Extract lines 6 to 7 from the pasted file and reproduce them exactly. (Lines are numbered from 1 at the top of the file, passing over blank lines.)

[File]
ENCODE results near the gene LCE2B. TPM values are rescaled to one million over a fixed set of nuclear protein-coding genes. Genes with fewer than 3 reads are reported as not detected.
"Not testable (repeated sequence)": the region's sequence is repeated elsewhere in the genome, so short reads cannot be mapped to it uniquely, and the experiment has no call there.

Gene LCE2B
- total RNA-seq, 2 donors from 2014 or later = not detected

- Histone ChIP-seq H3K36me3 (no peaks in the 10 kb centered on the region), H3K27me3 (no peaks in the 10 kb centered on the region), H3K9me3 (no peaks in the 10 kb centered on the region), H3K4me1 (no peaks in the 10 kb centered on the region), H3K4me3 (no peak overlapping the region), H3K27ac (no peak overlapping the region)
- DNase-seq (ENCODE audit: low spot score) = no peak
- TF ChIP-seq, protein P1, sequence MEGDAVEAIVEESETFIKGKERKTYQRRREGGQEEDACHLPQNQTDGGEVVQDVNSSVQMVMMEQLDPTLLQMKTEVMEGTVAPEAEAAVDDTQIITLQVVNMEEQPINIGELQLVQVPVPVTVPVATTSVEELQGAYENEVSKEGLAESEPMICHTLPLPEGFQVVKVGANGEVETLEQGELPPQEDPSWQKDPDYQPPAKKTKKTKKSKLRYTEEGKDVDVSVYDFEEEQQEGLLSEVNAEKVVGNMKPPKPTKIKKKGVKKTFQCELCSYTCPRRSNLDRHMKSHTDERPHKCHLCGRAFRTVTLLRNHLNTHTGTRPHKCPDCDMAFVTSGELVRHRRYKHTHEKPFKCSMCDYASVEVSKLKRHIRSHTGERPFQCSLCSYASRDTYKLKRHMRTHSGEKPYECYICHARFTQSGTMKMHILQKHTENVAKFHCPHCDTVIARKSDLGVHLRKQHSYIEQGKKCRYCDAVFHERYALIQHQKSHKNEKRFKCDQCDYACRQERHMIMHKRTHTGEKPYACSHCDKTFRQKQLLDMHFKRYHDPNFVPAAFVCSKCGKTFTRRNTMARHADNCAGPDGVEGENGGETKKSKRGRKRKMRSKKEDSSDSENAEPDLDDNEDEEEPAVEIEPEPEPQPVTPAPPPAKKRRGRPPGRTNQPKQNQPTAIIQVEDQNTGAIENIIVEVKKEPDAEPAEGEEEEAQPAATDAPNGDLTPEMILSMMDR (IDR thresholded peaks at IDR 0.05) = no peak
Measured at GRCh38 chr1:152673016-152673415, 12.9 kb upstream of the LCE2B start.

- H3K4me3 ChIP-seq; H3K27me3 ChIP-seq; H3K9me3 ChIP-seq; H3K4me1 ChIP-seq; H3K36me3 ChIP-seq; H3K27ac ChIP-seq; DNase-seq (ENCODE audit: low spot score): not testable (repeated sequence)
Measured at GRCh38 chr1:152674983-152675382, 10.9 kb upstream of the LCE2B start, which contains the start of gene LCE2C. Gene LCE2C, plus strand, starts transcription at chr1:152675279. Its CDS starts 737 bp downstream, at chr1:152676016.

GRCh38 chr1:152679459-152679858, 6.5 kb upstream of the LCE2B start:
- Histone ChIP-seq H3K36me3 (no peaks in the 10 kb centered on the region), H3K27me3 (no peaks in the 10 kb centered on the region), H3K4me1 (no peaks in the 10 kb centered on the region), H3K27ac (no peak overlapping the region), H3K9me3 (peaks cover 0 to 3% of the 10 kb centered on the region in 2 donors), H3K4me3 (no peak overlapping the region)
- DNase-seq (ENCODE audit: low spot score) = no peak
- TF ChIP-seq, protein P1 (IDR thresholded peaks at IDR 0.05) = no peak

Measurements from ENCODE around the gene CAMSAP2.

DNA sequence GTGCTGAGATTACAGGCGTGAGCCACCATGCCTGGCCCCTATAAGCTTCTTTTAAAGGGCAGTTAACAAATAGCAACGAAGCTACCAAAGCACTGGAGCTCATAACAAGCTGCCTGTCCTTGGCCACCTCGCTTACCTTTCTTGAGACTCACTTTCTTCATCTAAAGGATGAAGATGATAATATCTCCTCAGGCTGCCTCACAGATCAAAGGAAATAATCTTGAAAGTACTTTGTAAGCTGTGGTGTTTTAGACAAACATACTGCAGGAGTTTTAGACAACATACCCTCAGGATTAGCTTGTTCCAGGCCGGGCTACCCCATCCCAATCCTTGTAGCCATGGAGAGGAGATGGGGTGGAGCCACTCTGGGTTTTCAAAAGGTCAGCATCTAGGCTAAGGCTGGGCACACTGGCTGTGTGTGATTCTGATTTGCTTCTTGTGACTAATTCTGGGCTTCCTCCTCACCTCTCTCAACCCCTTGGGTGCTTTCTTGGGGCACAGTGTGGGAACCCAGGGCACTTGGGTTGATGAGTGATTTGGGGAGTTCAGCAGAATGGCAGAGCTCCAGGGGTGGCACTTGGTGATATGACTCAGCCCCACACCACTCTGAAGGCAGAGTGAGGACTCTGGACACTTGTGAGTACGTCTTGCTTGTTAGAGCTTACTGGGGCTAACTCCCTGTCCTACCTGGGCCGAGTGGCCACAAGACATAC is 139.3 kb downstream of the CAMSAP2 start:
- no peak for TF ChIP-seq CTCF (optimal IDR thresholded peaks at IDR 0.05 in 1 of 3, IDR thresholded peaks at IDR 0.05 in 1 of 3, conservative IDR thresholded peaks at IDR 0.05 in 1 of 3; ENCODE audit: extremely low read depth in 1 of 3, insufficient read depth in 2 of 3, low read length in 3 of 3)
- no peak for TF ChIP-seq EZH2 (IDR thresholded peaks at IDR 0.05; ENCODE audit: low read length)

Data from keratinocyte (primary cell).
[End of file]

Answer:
- DNase-seq (ENCODE audit: low spot score) = no peak
- TF ChIP-seq, protein P1, sequence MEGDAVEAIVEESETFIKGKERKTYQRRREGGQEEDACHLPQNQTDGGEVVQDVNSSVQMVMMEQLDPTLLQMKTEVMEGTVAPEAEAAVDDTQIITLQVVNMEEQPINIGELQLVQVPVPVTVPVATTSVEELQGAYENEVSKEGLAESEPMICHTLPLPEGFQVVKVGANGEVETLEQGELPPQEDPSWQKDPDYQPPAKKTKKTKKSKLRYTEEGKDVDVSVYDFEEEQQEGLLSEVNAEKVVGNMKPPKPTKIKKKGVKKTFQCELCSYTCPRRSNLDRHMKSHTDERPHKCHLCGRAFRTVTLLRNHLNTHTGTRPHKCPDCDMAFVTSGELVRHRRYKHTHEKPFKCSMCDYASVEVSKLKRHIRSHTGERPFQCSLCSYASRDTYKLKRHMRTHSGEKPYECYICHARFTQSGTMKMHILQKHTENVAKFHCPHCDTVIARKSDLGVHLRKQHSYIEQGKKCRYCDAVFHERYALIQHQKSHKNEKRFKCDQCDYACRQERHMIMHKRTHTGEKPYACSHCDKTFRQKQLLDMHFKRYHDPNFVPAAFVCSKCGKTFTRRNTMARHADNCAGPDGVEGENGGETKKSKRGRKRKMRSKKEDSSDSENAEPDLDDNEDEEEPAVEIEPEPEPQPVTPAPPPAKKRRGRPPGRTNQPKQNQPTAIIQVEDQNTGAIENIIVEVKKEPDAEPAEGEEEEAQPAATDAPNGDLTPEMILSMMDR (IDR thresholded peaks at IDR 0.05) = no peak